Joe Demetrick - Michael Goeller [B00]

KCC Summer Tourney/Kenilworth, NJ USA 2005


1. e4 Nc6 2. Nf3 d6 3. d4 Nf6 4. Nc3 g6
I have been looking at this transposition to a Pirc of late.
I usually play 4... Bg4

 

5. h3 Bg7 6. Bb5 a6 7. Bd3
If White was going to retreat, why not play 6.Bd3 in the first place? Now Black's ...a6 gives him a useful tempo and chances for immediate counterplay. During the game I felt that White simply had to take at c6, when play might go 7. Bxc6+ bxc6 8. O-O O-O 9. Re1 Rb8 10. e5 Nd7! followed by ...c5 =

 

7... O-O
Emboldened by White's retreat, Black should probably attack in the center immediately by 7... Nd7! 8. Be3 e5 9. d5 (9. dxe5 Ndxe5=) 9... Nd4! 10. Bxd4?! exd4 11. Ne2 c5 12. dxc6 bxc6 13. Nfxd4 c5 14. Nf3 Bxb2
or 7... Nb4!? 8. Be2 d5 9. e5 Ne4 10. O-O (10. Nxe4? dxe4 11. Ng5 Qxd4!) 10... f6 (10... c5!? 11. dxc5 Nxc3 12. bxc3 Nc6 13. Bf4 Qa5!? 14. Qxd5 Be6) 11. a3 Nc6

 

8. Be3 e5 9. d5
I didn't much like the prospect of 9. dxe5 dxe5 10. Bc5 Re8 11. Bc4=

 

9... Ne7 10. Nb1?
Joe said after the game that his idea was to follow with c4 to strengthen his center. But Black has immediate tactical shots after this retreat.
10. O-O c6!? (10... Ne8 11. Re1 f5=)

 

10... Nxe4!
The other idea is 10... Nexd5 11. exd5 e4 but this looks only about equal after 12. Nc3 (12. Be2 exf3 13. Bxf3 Nd7 14. Nc3) 12... exd3 13. Qxd3 Bf5 14. Qd2 Re8 15. O-O-O though Black is certainly doing very well.(15. O-O c5!)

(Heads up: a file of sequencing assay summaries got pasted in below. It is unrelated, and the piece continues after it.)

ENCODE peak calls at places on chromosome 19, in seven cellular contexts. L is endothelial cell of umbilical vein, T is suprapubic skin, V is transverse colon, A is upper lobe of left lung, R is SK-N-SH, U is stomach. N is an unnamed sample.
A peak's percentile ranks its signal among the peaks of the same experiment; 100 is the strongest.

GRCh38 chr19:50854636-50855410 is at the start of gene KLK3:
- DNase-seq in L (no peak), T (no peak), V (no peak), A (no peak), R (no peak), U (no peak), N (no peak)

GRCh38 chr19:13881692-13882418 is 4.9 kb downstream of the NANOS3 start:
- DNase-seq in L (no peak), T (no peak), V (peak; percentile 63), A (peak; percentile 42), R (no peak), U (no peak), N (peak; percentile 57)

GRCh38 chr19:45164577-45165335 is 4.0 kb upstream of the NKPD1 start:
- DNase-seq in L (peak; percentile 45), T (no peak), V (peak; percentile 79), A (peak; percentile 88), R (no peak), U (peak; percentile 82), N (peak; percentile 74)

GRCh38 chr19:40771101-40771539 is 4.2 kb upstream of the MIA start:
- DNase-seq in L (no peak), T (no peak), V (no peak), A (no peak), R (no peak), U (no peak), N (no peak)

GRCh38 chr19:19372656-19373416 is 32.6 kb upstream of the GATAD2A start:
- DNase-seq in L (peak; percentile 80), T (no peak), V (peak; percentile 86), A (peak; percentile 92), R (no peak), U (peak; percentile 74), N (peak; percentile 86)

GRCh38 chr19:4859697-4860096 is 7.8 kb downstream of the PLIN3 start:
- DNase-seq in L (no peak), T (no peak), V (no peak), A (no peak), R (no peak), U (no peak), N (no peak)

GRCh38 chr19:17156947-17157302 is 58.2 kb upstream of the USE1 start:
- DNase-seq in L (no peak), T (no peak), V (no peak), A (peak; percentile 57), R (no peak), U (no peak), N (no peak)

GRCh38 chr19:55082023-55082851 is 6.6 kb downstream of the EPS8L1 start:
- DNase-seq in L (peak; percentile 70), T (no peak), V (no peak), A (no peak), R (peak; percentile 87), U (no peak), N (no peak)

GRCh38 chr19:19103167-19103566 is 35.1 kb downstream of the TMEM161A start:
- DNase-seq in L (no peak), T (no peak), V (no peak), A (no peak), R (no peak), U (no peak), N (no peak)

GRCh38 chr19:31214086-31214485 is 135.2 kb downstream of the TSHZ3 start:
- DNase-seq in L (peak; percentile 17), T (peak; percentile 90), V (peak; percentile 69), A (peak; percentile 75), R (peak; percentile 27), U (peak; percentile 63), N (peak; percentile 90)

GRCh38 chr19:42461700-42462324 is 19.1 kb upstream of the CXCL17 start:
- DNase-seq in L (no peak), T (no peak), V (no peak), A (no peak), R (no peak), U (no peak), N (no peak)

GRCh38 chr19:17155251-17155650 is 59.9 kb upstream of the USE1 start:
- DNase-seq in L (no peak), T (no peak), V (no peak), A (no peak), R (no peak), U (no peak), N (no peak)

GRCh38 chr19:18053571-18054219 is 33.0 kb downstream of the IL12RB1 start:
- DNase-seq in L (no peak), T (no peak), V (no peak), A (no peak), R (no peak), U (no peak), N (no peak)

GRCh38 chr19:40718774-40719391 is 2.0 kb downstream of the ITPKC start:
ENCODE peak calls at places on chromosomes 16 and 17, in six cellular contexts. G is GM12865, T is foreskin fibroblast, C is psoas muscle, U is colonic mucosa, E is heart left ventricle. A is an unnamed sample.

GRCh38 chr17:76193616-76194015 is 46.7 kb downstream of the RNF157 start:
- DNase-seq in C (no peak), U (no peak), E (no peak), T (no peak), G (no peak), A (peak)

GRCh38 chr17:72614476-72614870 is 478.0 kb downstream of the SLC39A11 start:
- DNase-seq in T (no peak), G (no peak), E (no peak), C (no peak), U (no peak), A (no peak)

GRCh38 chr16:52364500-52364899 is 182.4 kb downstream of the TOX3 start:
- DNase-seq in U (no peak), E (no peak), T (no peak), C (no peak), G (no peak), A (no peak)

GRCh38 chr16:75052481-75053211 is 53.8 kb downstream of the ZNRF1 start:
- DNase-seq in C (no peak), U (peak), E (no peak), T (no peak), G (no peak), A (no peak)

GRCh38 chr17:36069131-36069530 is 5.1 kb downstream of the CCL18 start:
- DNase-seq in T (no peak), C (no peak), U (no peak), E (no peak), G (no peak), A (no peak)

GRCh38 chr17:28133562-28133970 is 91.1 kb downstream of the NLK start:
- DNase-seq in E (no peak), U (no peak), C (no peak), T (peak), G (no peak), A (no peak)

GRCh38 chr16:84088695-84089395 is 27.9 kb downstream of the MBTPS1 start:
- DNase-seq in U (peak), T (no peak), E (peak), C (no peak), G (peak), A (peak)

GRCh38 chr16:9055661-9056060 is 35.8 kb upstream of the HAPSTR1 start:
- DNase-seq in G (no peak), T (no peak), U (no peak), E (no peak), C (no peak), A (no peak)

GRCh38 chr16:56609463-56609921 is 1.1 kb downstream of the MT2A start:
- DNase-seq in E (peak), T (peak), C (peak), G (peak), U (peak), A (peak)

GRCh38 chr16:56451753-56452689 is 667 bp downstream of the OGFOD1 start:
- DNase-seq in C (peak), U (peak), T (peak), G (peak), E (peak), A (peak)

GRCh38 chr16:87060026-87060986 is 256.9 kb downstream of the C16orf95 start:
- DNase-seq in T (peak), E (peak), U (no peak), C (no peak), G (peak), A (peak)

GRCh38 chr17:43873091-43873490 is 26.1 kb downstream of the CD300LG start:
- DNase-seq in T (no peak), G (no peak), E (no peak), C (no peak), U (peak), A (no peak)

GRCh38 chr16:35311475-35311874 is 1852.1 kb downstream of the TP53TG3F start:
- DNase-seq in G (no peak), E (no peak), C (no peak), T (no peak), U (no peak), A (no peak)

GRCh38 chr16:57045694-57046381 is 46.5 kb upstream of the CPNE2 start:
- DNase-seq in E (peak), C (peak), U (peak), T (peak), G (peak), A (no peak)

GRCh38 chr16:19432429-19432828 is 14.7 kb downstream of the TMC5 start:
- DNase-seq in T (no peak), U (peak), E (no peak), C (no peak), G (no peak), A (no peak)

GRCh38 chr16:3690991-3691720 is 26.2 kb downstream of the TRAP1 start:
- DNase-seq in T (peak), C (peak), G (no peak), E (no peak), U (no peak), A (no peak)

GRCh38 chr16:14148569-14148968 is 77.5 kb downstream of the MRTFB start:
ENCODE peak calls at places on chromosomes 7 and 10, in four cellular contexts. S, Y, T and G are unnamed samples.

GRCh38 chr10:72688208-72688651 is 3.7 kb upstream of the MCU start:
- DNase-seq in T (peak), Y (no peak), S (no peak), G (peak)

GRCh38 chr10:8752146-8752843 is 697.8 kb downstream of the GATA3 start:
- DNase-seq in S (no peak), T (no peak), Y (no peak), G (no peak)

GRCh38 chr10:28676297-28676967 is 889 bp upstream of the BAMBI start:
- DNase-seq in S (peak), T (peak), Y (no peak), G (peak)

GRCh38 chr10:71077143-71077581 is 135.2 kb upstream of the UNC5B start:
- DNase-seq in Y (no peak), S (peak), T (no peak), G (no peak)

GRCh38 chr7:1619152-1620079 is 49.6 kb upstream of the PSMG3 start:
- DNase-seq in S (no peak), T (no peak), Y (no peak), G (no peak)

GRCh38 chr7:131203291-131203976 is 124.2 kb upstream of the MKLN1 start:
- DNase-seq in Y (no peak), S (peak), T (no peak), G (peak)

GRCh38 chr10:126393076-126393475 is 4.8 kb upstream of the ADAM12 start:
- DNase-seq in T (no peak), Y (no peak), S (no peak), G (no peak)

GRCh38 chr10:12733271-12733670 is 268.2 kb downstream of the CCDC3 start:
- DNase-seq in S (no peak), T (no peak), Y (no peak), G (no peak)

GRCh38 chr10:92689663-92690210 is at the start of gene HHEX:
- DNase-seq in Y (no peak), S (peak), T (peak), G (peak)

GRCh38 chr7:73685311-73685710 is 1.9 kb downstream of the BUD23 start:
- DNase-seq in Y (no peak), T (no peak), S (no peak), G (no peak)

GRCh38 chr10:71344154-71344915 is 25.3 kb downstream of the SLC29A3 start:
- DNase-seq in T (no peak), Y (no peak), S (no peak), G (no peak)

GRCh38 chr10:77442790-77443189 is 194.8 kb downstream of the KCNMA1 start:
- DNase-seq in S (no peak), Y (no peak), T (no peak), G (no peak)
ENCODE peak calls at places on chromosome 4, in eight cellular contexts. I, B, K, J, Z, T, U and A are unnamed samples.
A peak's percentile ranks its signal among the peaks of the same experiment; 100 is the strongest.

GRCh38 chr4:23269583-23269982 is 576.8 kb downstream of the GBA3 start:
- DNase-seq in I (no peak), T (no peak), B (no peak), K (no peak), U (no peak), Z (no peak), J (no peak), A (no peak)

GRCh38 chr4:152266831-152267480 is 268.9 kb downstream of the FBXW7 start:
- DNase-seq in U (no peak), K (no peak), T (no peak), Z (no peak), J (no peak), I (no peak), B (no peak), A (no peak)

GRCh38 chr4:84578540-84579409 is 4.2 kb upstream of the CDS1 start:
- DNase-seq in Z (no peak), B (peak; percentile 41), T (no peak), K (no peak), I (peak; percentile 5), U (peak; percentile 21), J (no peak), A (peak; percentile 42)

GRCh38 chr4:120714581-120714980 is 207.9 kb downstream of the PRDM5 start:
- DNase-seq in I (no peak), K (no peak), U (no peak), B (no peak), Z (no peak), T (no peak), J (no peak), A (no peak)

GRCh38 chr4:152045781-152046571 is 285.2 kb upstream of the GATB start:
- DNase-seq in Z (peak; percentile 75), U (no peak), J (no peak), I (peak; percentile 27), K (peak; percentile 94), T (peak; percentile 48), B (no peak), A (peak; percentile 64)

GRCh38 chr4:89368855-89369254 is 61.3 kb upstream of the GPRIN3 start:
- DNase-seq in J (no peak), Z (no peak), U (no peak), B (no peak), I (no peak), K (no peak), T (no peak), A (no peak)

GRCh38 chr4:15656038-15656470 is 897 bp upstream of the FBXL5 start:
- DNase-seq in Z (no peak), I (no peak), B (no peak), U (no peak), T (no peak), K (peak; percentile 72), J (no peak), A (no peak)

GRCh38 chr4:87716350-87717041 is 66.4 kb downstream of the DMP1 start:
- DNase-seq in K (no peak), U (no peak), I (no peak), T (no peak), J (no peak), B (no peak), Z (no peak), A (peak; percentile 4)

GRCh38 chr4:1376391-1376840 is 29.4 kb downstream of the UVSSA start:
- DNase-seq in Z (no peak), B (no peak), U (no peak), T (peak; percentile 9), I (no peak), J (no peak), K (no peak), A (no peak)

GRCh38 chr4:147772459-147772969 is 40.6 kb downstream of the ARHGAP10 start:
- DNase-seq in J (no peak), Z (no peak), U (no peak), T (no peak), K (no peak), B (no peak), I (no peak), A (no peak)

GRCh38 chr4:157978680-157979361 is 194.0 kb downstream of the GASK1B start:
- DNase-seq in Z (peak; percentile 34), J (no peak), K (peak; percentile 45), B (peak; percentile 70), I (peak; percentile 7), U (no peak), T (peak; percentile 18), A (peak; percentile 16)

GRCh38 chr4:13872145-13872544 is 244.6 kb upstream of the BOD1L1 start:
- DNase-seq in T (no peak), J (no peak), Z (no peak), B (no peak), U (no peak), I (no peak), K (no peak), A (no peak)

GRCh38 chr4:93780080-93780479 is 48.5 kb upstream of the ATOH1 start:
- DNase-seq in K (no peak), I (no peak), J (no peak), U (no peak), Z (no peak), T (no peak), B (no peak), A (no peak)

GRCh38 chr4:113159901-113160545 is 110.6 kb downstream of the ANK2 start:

11. Bxe4 f5 12. Bxf5?!
If 12. Nc3 fxe4 13. Nxe4 Nf5 (or 13... Bf5).
Relatively best was 12. Bd3 e4 13. Nc3 exf3 (13... Bxc3+!?) (13... exd3!?) 14. Qxf3 b5

 

12... gxf5
I liked having complete control of the center. But even stronger was to go after the two Bishops or the initiative by 12... Nxf5! 13. Bg5 Qe8 14. Nc3 e4-+

 

13. Nc3 Qe8
Black has almost too many good ideas here. I finally settled on the Queen move as a way of asking, "Where are you going to put your King?" I'm ready to attack in the center by f4 and e4-e3, the kingside by Qg6, or the queenside by b5-b4 and Qa4.

 

14. Qe2 b5
This gives Black complete control of the position and makes it very hard for White to hold the pawn at d5.
But Black should simply grab a pawn by 14... e4! 15. Ng5 (15. Nd4? f4-+) 15... Bxc3+ 16. bxc3 Nxd5-+

 

15. a3 Bb7

15... e4!-+

 

16. O-O-O
Better 16. Rd1

 

16... f4 17. Bd2 Nxd5 18. Nxd5 Bxd5 19. Rhg1?!

19. Bxf4?? Bxf3-+

 

19... Bc4
The problem I find with such won positions is that I simply have too much choice. I had originally considered playing 19... e4 20. Nh4 Bc4 21. Qe1 Qh5! with an atack, which Fritz shows to be winning quickly after 22. g3 fxg3 23. fxg3 Be2 24. g4 Qe5 25. Bc3 Qf4+ 26. Bd2 e3 27. Qxe2 exd2+ 28. Qxd2 Qf6-+
I also looked at 19... c6 . I finally decided upon a queenside attack supported by d5-d4 and e5, but I did not anticipate Black's potential kingside counterplay.

 

20. Qe1 Qc6 21. Bc3 Rae8 22. Nh4 d5 23. g4
23. b3?! d4

 

23... d4
I did not consider the best move 23... fxg3! 24. fxg3 ( I did not notice 24. Rxg3?? Qh6+-+) 24... d4 25. Bb4 Bh6+ 26. Kb1 Rf7

 

24. Bb4 Rf7 25. Nf5 Be6?

A potentially critical miscalculation. 25... Bd5! 26. Nxg7 Rxg7

 

26. Nxg7 Rxg7 27. Qf1??
Now Black's attack breaks through quickly.
White has the same misconception that the e-pawn is indirectly guarded. But White is actually a little better after 27. Qxe5! a5! (27... Bb3? 28. Qc5!) (27... Bxg4?? 28. Qxd4+-) 28. Bxa5 (28. Qc5) 28... Bb3 29. Qf5 Re5! 30. Qd3 (30. Qc8+ Re8 31. Qf5 Re5 32. Qc8+=) 30... Bxc2 31. Qxc2 Rc5 32. Bc3

 

27... Qd5 28. b3 c5 29. Ba5 c4 30. Qg2 f3 31. bxc4? bxc4

 

0-1

[Michael Goeller]

Game(s) in PGN